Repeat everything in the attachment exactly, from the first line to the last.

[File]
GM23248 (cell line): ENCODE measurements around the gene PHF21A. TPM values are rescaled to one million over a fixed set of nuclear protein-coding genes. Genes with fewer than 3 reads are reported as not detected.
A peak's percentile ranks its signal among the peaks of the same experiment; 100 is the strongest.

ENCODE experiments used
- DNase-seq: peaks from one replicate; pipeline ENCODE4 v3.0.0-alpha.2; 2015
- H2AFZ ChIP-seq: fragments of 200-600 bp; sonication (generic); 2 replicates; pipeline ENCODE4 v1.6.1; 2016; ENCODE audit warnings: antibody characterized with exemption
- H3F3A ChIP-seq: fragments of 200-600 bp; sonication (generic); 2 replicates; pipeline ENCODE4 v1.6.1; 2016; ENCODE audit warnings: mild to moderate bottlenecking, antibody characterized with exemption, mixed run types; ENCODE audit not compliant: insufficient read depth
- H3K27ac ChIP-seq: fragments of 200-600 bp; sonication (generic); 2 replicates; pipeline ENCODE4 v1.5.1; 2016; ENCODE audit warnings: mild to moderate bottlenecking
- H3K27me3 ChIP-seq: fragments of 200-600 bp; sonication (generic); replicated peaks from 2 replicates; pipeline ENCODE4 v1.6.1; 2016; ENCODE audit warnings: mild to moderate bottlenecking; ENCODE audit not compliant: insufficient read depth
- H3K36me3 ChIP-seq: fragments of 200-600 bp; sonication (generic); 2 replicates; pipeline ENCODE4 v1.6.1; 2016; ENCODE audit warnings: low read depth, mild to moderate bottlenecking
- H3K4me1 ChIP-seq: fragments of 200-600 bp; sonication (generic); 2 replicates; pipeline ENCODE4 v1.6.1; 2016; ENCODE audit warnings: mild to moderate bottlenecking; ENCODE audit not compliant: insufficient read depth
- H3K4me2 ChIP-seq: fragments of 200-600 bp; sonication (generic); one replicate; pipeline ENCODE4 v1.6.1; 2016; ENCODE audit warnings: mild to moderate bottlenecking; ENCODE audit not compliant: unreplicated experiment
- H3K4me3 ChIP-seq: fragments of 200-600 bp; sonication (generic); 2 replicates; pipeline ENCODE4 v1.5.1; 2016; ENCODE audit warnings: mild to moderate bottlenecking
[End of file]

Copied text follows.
GM23248 (cell line): ENCODE measurements around the gene PHF21A. TPM values are rescaled to one million over a fixed set of nuclear protein-coding genes. Genes with fewer than 3 reads are reported as not detected.
A peak's percentile ranks its signal among the peaks of the same experiment; 100 is the strongest.

ENCODE experiments used
- DNase-seq: peaks from one replicate; pipeline ENCODE4 v3.0.0-alpha.2; 2015
- H2AFZ ChIP-seq: fragments of 200-600 bp; sonication (generic); 2 replicates; pipeline ENCODE4 v1.6.1; 2016; ENCODE audit warnings: antibody characterized with exemption
- H3F3A ChIP-seq: fragments of 200-600 bp; sonication (generic); 2 replicates; pipeline ENCODE4 v1.6.1; 2016; ENCODE audit warnings: mild to moderate bottlenecking, antibody characterized with exemption, mixed run types; ENCODE audit not compliant: insufficient read depth
- H3K27ac ChIP-seq: fragments of 200-600 bp; sonication (generic); 2 replicates; pipeline ENCODE4 v1.5.1; 2016; ENCODE audit warnings: mild to moderate bottlenecking
- H3K27me3 ChIP-seq: fragments of 200-600 bp; sonication (generic); replicated peaks from 2 replicates; pipeline ENCODE4 v1.6.1; 2016; ENCODE audit warnings: mild to moderate bottlenecking; ENCODE audit not compliant: insufficient read depth
- H3K36me3 ChIP-seq: fragments of 200-600 bp; sonication (generic); 2 replicates; pipeline ENCODE4 v1.6.1; 2016; ENCODE audit warnings: low read depth, mild to moderate bottlenecking
- H3K4me1 ChIP-seq: fragments of 200-600 bp; sonication (generic); 2 replicates; pipeline ENCODE4 v1.6.1; 2016; ENCODE audit warnings: mild to moderate bottlenecking; ENCODE audit not compliant: insufficient read depth
- H3K4me2 ChIP-seq: fragments of 200-600 bp; sonication (generic); one replicate; pipeline ENCODE4 v1.6.1; 2016; ENCODE audit warnings: mild to moderate bottlenecking; ENCODE audit not compliant: unreplicated experiment
- H3K4me3 ChIP-seq: fragments of 200-600 bp; sonication (generic); 2 replicates; pipeline ENCODE4 v1.5.1; 2016; ENCODE audit warnings: mild to moderate bottlenecking